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Rabbi A. Leib Scheinbaum
Hebrew Academy of Cleveland

PARSHAS NOACH

These are the offspring of Noach - Noach was a righteous man, perfect in his generations. (6:9)

The commentators have all offered their own definitions of the terms, tzaddik and tamim. They have even offered various interpretations for b'dorosav. What about the word ish, man? It must mean more than a tzaddik who happens to be a male. Horav Baruch Mordechai Ezrachi, Shlita, cites a pasuk in Melachim I, 2:2, V'chazakta v'hayisa l'ish, "Be strong and become a man." David Hamelech is approaching his mortal end and issues his charge to his son, Shlomo. Implicit in his words is the idea that ish, man, is a goal in itself. Just as there is a tzaddik, so, too, is there an ish. Radak explains this to mean one who is: zariz, ready, willing; u'moshel b'nafsho, who rules over his spirit; and koveish es yitzrecha, conquers his (evil) inclination. In other words, an ish is an individual who is in control, who dominates over himself.

Essentially, the primary difference between an animal and a human being is the ability to assert self-control. There are other differences. A human being: speaks; thinks logically; has common sense; has a spiritual and emotional dimension. These are all realms from which animals are excluded. While animals do not speak, they have other methods of communicating with one another. Likewise, while they do not possess clear cognitive ability like humans, they are not completely devoid of the thinking process. Some aspects of emotion play a role, even in the life of an animal. The one area, however, in which man and animal are clearly distinct from each other, is mastery over their will. We can call it will-power, discipline, self-control, single-mindedness; it all means the same. A human being is in charge; he has control. An animal is controlled. Animals cannot contend with - and prevail over - their natural desires. Only one who is an "ish", a man, possesses that ability.

Thus, explains the Rosh Yeshivah, Noach earned all three appellations. He was an ish, tzaddik, tamim. The fact that he was first and foremost an ish empowered him, paved the way for him to become a tzaddik and tamim. First, he had to be an ish - a man in control.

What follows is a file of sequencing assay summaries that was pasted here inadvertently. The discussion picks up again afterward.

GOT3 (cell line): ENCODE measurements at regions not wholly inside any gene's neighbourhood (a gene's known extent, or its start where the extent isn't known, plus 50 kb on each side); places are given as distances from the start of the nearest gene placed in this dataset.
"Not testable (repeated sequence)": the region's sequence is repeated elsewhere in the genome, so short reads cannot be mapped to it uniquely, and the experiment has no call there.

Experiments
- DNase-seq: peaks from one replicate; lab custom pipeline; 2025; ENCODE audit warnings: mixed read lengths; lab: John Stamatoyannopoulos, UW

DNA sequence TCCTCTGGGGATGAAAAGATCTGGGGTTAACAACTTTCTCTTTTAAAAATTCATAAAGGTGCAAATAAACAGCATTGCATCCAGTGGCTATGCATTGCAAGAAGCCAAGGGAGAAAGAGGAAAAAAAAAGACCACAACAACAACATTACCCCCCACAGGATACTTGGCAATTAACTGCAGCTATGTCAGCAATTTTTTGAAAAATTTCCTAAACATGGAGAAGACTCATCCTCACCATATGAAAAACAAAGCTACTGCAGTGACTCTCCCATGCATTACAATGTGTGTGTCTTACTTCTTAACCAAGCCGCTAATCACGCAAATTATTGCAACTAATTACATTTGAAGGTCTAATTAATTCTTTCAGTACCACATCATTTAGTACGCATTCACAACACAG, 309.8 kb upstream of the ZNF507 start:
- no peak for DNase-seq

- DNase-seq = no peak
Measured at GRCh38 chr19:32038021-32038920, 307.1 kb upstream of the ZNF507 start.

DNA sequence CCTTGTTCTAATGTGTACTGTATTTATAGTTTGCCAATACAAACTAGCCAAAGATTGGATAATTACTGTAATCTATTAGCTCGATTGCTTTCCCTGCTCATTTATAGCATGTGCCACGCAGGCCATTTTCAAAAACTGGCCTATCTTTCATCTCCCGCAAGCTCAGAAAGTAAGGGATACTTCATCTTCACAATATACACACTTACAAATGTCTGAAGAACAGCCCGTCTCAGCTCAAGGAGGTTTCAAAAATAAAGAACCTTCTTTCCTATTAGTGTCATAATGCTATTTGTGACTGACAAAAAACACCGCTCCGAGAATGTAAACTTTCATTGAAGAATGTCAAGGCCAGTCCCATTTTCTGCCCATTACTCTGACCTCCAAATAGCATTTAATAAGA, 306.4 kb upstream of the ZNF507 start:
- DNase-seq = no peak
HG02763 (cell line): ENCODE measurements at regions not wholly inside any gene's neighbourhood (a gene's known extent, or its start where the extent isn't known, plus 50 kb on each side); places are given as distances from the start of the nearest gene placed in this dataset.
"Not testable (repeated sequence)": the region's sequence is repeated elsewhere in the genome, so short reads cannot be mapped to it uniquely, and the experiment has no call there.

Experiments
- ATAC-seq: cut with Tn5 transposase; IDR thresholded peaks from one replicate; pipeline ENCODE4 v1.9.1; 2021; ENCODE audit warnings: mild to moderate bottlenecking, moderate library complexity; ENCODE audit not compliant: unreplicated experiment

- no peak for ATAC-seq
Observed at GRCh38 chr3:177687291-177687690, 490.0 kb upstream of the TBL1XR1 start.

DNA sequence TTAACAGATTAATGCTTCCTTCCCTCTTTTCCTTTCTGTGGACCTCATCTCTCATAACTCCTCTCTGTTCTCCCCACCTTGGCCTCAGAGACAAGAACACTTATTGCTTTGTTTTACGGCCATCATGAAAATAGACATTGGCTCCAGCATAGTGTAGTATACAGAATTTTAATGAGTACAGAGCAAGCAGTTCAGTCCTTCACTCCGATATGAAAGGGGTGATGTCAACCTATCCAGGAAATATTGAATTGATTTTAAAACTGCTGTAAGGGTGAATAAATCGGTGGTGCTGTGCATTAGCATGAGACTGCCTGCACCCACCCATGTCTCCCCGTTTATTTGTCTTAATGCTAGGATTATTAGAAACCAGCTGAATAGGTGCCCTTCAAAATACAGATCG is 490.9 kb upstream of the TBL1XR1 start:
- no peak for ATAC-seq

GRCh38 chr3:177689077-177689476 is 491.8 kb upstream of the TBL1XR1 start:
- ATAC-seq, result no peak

A similar idea can be used to explain the pasuk in Shemos 32:1, Ki zeh ha'ish Moshe asher he'elanu mei'eretz Mitzrayim lo yadanu meh hayah lo, "For this Moshe, the man who brought us up from the land of Egypt - we do not know what became of him." Moshe Rabbeinu's distinction, his ability to lead the Jewish nation throughout its sojourn in the wilderness, with all of the issues and challenges that this presented, derived from his ishiyus, his being a "man." One who is not in control of himself is unable to govern others.

Mordechai HaYehudi is referred to as ish Yehudi, ish Yemini, a Jewish man, a man from Binyamin. Mordechai's various attributes and his success as a leader were the result of his being an ish. This quality defined his character and acted as the primary catalyst for his success as Klal Yisrael's leader during a critical juncture in their history.

We can pose one question to help us to understand this thesis. In the beginning of Parashas Toldos, the Torah describes both Yaakov and Eisav as ish: Yaakov ish tam yosheiv ohalim; Yaakov was a wholesome man, abiding in tents; Eisav ish sadeh; Eisavů a man of the field. This does not present a problem with regard to Yaakov Avinu. Indeed, he was an ish tam, wholesome and perfect man. This enabled his eminence in the tents of Torah. How are we to understand Eisav as an ish sadeh? He certainly was not a disciplined person. In fact, he manifested the antithesis of self-control, indulging in every whim and desire.